Forterra Lands Stewardship and Restoration
To maintain the health of all our lands requires ongoing management and care. Forterra has an ownership interest in over 15,000 acres of diverse landscapes in 12 Washington counties. Owning nearly 8,000 acres in fee, with conservation easements on another 7,300 acres, Forterra stewards the lands we care for to enhance their ecological value and make them an asset to the local community. We monitor our conservation easements annually and work with landowners to maximize conservation values while maintaining the uses permitted on the property.
Lend a hand as a volunteer at a restoration event held on Forterra’s conserved lands and remove invasive plant species, plant native plants, spread mulch, do stream and trail restoration and more. You make a difference for the land and your community while having fun and connecting with friends and neighbors. No experience or tools necessary.
Youth under 18 years of age may participate either with a guardian present, or with a signed youth waiver.
Duwamish Hill Preserve
The Duwamish Hill Preserve is a 10.5 acre parcel of historical, cultural and ecologically significant land in Tukwila. Thanks to the actions of many partners including the Friends of the Hill, Forterra and the City of Tukwila, the property was purchased in 2004 and has been in active restoration ever since.
Morse Wildlife Preserve
The Morse Wildlife Preserve was established in 1995 by a donation of land from Lloyd and Maxine Morse. Situated near the headwaters of the north fork of Muck Creek, the 98-acre preserve is a mosaic of conifer forest, wetlands, oak savanna, and prairie. Forterra and Tahoma Audubon Society jointly manage the Preserve for wildlife and education.
Forterra volunteer Land Stewards play a central role in the stewardship and monitoring of Forterra’s conserved lands. Trained by Forterra stewardship staff, volunteer stewards monitor properties, document threats and assist with on-the-ground restoration. They are Forterra’s eyes and ears in the field and ambassadors to neighboring communities. Are you interested?
Contact Stu Watson by phone 206.905.6954 or email.
We like nothing better than to share what we know with students, community groups and others interested in helping improve the health of our lands, whether through our restoration events or specific educational events on our properties —Morse Wildlife Preserve and Duwamish Hill Preserve. Our Lands as a Classroom Program also connects teachers and students with inquiry-based educational opportunities.
Hire Forterra to steward and restore your land
Forterra works with private landowners, local governments and non-profits to help them become more effective managers and stewards of their natural areas. Specific services include partnering with municipalities to develop volunteer-based stewardship programs for forested parklands and other green infrastructure; creating and implementing restoration and management plans; developing and delivering training programs, best management practices and forest and natural area stewardship guides and outreach publications; and convening a wide variety of stakeholders to help solve complex landscape problems.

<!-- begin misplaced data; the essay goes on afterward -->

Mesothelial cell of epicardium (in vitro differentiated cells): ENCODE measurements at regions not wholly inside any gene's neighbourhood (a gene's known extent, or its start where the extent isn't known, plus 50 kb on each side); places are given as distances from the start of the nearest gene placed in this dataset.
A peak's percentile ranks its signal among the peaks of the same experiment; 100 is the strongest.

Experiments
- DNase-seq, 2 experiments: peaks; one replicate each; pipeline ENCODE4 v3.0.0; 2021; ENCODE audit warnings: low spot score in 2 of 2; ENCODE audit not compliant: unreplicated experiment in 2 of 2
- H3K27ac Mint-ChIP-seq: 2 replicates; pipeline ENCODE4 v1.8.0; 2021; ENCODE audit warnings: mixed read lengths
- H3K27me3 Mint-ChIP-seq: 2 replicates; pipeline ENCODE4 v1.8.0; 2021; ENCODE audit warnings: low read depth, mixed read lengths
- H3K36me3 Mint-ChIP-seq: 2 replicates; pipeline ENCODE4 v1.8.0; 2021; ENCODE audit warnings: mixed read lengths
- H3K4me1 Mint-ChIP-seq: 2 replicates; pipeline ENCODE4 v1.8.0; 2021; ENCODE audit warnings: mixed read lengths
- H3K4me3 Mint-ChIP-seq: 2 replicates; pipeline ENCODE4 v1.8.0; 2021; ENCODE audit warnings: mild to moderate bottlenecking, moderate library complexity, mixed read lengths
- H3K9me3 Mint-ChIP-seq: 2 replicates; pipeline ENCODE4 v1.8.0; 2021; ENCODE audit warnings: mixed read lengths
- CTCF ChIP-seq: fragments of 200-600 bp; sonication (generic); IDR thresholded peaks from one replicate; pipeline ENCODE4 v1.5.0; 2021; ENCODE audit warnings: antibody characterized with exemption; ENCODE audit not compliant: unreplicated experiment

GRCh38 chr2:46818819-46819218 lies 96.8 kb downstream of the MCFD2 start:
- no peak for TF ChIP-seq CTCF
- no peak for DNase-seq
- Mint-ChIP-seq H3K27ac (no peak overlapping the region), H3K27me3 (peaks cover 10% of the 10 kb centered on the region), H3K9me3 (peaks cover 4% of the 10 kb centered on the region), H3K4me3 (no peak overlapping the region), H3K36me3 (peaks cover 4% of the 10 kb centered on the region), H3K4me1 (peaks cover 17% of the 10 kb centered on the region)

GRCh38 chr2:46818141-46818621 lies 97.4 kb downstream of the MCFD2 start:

Related Perspectives and News
High-flying companies are fueling a red-hot economy around Puget Sound bringing more than a thousand new people each week, intensifying trends of gentrification and displacement. That’s why Forterra is bringing our nearly 30 years of expertise negotiating land transactions in wilderness and farms to our cities. Whether it’s open spaces for nature and play, or affordable homes and vibrant, diverse communities, it all begins with land.
Across the Puget Sound this fall, more than 2,200 volunteers converged at area parks and green spaces to celebrate Green City Days. Now boasting nine cities in the Green City Partnerships, these annual event connects community members across all age, ethnic and economic backgrounds for a common goal: helping to keep our forested parks and green spaces environmentally healthy.
It’s no coincidence that as Puget Sound grows (and continues to grow), the amount of green space, salmon, and orcas have been in decline. In the intricate, messy web of life that connects locals and transplants, salmon and orcas, and all the other creatures to this place we call home, every decision we make reverberates across seen and unseen threads, making an impact that is as large as it is lasting.
Thanks to last week’s purchase of a conservation easement by Tacoma Power, approximately 1,850 acres of working timberland and valuable…
The Seattle City Council recognized the Green Seattle Partnership (GSP) and 10 years of successful collaboration between Forterra and the…